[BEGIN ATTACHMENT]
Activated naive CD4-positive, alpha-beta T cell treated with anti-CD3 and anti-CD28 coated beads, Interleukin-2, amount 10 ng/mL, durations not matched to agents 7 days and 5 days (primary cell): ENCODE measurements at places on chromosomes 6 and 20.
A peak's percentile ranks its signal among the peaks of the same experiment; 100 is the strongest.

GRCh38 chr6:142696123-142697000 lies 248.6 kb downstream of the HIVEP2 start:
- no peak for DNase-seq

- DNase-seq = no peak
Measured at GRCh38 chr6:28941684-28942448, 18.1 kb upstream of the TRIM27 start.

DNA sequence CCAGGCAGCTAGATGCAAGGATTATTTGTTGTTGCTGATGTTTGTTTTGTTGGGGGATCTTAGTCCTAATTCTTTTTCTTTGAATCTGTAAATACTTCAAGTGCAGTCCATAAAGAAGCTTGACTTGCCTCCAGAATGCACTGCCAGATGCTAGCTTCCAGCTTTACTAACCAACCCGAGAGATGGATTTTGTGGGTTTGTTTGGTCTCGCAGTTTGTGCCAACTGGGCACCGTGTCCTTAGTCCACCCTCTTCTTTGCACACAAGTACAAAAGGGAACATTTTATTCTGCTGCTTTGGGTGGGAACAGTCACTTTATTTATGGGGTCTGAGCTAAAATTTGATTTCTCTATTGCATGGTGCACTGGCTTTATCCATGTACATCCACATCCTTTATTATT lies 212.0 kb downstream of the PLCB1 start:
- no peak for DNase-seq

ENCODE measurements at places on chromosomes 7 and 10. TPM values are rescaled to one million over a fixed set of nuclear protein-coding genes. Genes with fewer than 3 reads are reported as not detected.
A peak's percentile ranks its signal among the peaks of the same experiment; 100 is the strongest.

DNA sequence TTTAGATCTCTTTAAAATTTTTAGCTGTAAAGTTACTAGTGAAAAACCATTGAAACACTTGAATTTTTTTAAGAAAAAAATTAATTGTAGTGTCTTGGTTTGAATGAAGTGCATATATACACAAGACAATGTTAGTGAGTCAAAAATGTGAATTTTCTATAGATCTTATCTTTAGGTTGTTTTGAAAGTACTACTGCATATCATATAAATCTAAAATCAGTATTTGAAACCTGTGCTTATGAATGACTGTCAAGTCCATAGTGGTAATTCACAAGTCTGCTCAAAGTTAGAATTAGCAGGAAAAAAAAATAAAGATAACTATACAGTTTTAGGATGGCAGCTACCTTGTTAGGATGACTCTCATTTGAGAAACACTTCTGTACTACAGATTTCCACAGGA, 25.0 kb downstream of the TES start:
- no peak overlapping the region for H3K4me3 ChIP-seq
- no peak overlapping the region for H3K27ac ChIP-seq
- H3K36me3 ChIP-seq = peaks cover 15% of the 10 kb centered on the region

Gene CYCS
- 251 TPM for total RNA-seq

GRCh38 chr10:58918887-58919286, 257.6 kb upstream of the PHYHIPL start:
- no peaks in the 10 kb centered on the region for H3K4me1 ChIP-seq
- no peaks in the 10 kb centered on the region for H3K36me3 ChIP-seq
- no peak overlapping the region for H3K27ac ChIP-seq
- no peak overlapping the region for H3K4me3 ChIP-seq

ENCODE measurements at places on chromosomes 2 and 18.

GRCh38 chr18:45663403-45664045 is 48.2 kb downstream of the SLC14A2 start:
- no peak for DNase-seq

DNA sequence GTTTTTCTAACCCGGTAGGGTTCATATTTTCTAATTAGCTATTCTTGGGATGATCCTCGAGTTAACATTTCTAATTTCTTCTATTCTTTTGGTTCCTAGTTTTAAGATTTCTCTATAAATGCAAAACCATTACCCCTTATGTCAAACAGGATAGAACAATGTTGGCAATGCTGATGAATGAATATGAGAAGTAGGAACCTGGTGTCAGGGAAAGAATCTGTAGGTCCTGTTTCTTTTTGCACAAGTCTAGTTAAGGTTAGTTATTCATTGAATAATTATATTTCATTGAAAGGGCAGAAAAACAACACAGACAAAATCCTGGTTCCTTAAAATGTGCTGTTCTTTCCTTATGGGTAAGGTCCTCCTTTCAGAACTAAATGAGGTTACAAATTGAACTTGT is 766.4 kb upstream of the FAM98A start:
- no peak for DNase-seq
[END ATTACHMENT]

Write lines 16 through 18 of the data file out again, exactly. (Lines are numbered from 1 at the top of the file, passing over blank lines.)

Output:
- 251 TPM for total RNA-seq

GRCh38 chr10:58918887-58919286, 257.6 kb upstream of the PHYHIPL start:
- no peaks in the 10 kb centered on the region for H3K4me1 ChIP-seq